luck with a hard stick

Four years ago today, when Calvin was just two, he was in the hospital after having been there for several days. He had been admitted to the Pediatric Intensive Care Unit after having had a series of seizures. He stabilized and was moved to the main pediatric wing. The morning of the third day I was lying in the hospital bed with him after having given him his meds. He seemed to be zoning out and I could feel the rapid heartbeat in his tiny chest. I kept calling in the nurse and the young resident physicians telling them that something was wrong, that Calvin wasn't himself and that I was concerned it might be a seizure, although I hadn't seen anything like it before. I pointed out the faint, rhythmic twitching of his lips. The medical experts were flummoxed.

I called them in a second, a third and a fourth time when the waves of rapid heartbeat and twitching returned. Still they were confounded. One doctor performed what is called a sternal rub, grinding his knuckles into Calvin's delicate sternum to see if he would respond, to which Calvin only slightly recoiled and remained semi-responsive. And while I was quite distraught the doc was still uncertain if Calvin was seizeing and thus continued on his rounds.

I pleaded for the on-call neurologist but he never appeared. This dreadful cycle continued for four agonizing hours until it culminated into a full-blown convulsive seizure. The first two doses of rectal Diastat (Valium) and a subsequent dose of Atavan failed to stop it.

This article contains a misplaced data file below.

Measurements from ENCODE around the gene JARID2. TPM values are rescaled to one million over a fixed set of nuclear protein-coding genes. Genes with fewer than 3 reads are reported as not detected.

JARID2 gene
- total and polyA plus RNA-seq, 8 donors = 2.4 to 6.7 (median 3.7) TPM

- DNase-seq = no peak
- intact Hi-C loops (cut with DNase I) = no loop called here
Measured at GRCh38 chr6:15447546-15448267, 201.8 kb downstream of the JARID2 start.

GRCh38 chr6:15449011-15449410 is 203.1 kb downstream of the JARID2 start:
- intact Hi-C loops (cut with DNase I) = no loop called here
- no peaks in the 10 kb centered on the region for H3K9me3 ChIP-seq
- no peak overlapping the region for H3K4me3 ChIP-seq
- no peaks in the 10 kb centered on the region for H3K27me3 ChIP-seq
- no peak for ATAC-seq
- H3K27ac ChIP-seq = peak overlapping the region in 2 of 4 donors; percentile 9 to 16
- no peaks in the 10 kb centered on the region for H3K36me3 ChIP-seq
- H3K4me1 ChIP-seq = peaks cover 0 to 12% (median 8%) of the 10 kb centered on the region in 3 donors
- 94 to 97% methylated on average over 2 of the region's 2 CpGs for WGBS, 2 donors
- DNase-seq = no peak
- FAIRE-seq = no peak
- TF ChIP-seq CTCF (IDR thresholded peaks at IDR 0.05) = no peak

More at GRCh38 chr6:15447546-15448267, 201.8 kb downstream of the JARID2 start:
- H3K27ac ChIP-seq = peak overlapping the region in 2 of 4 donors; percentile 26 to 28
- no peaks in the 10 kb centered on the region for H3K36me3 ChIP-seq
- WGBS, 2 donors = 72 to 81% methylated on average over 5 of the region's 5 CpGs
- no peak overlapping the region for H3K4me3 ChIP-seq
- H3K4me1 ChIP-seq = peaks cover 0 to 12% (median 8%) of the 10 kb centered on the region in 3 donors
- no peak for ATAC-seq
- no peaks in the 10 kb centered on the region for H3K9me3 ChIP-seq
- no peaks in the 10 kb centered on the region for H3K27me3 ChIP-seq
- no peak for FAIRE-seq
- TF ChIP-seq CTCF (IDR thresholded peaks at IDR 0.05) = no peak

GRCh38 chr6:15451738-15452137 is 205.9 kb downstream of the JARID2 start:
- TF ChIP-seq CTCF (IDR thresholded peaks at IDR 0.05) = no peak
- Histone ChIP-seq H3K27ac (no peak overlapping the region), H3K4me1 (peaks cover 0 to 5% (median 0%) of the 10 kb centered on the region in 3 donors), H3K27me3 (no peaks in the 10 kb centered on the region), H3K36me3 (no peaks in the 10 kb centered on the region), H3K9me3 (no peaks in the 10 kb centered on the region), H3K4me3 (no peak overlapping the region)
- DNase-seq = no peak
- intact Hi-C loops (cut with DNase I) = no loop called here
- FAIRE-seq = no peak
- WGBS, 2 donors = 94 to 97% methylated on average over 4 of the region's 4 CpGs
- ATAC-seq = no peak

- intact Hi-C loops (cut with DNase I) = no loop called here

Luckily, when Calvin had been admitted to the main wing I had insisted, as a cautionary measure, that they give him an IV even though he seemed stable. I had explained that Calvin was a very "hard stick"; his low muscle tone made it difficult even for the very best technicians to find a vein. I had learned an important lesson once when Calvin suffered a 45 minute seizure due, in part, to the fact that it took the doctor 20 minutes to find his vein and administer the emergency medication.

This time, thankfully, a bolus of Fosphenytoin was easily fed into the IV and Calvin's seizure activity finally stopped after nearly four and a half hours.

1 comment:

  1. One thing that's so hard in reading this is knowing that doctors could look back someday on this horrific seizure and matter-of-factly observe that such-and such was probably causing Calvin's seizure, whereas today they know so little. I wonder if neurologists who treat others who have seizures like Calvin's often feel kind of clueless/helpless.